• The molecular properties and subcellular location of bound gamma-glutamyl transferase (GGT) were studied, and an experimental setup devised to assess its functions in barley roots. • Enzyme histochemistry was used to detect GGT activity at tissue level; immunocytochemistry to localize the protein at subcellular level; and modelling studies to investigate its surface charge properties. GGT activity in vivo was measured for the first time. Functions were explored by applying chemical treatments with inhibitors and the thiol-oxidizing drug diamide, performing time-course chromatographic and spectrophotometric analyses on low-molecular-weight thiols. • Gamma-glutamyl transferase activity was found to be high in the root apical region and the protein was anchored to root cell wall components, probably by basic amino acid residues. The results show that GGT is essential to the recovery of apoplastic glutathione provided exogenously or extruded by oxidative treatment. • It is demonstrated that GGT activity helps to salvage extracellular glutathione and may contribute to redox control of the extracellular environment, thus providing evidence of a functional role for gamma-glutamyl cycle in roots.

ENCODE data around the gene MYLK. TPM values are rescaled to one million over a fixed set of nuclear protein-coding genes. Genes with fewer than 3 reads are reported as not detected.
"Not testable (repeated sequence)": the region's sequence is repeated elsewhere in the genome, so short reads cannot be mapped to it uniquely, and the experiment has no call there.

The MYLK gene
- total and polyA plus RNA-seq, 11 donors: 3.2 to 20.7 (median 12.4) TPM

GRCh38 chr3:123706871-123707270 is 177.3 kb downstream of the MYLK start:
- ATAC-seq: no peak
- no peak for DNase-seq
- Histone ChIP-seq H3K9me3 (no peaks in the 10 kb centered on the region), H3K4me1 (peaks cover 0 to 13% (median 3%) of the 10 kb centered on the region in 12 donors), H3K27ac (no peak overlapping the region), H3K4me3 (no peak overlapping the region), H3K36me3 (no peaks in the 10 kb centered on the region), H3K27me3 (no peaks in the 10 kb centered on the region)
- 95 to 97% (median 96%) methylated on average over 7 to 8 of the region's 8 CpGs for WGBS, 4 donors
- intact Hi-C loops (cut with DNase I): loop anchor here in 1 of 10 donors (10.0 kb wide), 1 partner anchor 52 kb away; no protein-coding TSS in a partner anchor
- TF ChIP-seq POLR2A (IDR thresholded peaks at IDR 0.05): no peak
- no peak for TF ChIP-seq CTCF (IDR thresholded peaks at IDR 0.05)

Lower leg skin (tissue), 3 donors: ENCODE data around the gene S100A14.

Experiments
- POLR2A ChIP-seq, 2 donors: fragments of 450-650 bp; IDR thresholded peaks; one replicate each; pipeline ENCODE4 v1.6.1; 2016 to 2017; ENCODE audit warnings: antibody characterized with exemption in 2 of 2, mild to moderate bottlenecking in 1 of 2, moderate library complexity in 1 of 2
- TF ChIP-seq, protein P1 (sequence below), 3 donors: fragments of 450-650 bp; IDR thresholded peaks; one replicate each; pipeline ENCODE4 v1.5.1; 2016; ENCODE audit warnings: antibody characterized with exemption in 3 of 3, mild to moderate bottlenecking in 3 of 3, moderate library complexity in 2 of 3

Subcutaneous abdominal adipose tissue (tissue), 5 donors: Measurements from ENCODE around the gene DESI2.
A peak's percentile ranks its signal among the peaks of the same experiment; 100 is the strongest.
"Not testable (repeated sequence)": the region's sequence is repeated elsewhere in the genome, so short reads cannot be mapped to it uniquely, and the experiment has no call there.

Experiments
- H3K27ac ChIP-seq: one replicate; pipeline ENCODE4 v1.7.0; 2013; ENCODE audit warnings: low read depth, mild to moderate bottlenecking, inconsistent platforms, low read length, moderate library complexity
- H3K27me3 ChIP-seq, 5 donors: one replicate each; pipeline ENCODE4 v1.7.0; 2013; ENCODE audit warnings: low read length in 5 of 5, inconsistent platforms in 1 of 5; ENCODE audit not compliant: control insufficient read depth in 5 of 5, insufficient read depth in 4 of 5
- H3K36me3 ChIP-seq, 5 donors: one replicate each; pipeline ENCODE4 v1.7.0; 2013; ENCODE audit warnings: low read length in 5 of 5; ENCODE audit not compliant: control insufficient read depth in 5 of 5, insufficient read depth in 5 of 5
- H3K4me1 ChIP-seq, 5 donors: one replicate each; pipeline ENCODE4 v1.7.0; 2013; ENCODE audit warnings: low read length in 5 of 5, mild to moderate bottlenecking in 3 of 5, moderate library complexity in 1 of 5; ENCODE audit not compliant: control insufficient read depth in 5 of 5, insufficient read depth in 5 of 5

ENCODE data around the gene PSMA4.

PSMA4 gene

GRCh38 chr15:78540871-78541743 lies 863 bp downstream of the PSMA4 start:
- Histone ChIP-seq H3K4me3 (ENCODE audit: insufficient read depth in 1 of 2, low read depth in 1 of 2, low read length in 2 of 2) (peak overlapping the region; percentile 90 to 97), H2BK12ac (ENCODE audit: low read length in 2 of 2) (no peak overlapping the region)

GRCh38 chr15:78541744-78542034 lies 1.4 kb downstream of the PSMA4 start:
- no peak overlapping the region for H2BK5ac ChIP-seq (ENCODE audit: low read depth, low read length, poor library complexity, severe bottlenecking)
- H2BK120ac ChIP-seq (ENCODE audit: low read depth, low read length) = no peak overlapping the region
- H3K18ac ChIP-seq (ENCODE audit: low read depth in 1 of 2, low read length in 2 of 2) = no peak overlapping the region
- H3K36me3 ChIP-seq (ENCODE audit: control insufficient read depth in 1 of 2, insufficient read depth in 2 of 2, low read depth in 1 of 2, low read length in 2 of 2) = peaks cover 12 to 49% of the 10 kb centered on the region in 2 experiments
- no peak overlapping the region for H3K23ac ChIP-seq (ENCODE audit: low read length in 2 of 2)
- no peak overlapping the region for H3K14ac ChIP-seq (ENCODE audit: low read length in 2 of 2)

Gamma-glutamyl transferase in the cell wall participates in extracellular glutathione salvage from the root apoplast

FERRETTI, MASSIMO;TOSATTO, SILVIO;LA ROCCA, NICOLETTA;RASCIO, NICOLETTA;MASI, ANTONIO
2009

Abstract

• The molecular properties and subcellular location of bound gamma-glutamyl transferase (GGT) were studied, and an experimental setup devised to assess its functions in barley roots. • Enzyme histochemistry was used to detect GGT activity at tissue level; immunocytochemistry to localize the protein at subcellular level; and modelling studies to investigate its surface charge properties. GGT activity in vivo was measured for the first time. Functions were explored by applying chemical treatments with inhibitors and the thiol-oxidizing drug diamide, performing time-course chromatographic and spectrophotometric analyses on low-molecular-weight thiols. • Gamma-glutamyl transferase activity was found to be high in the root apical region and the protein was anchored to root cell wall components, probably by basic amino acid residues. The results show that GGT is essential to the recovery of apoplastic glutathione provided exogenously or extruded by oxidative treatment. • It is demonstrated that GGT activity helps to salvage extracellular glutathione and may contribute to redox control of the extracellular environment, thus providing evidence of a functional role for gamma-glutamyl cycle in roots.
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Utilizza questo identificativo per citare o creare un link a questo documento: https://hdl.handle.net/11577/2435723
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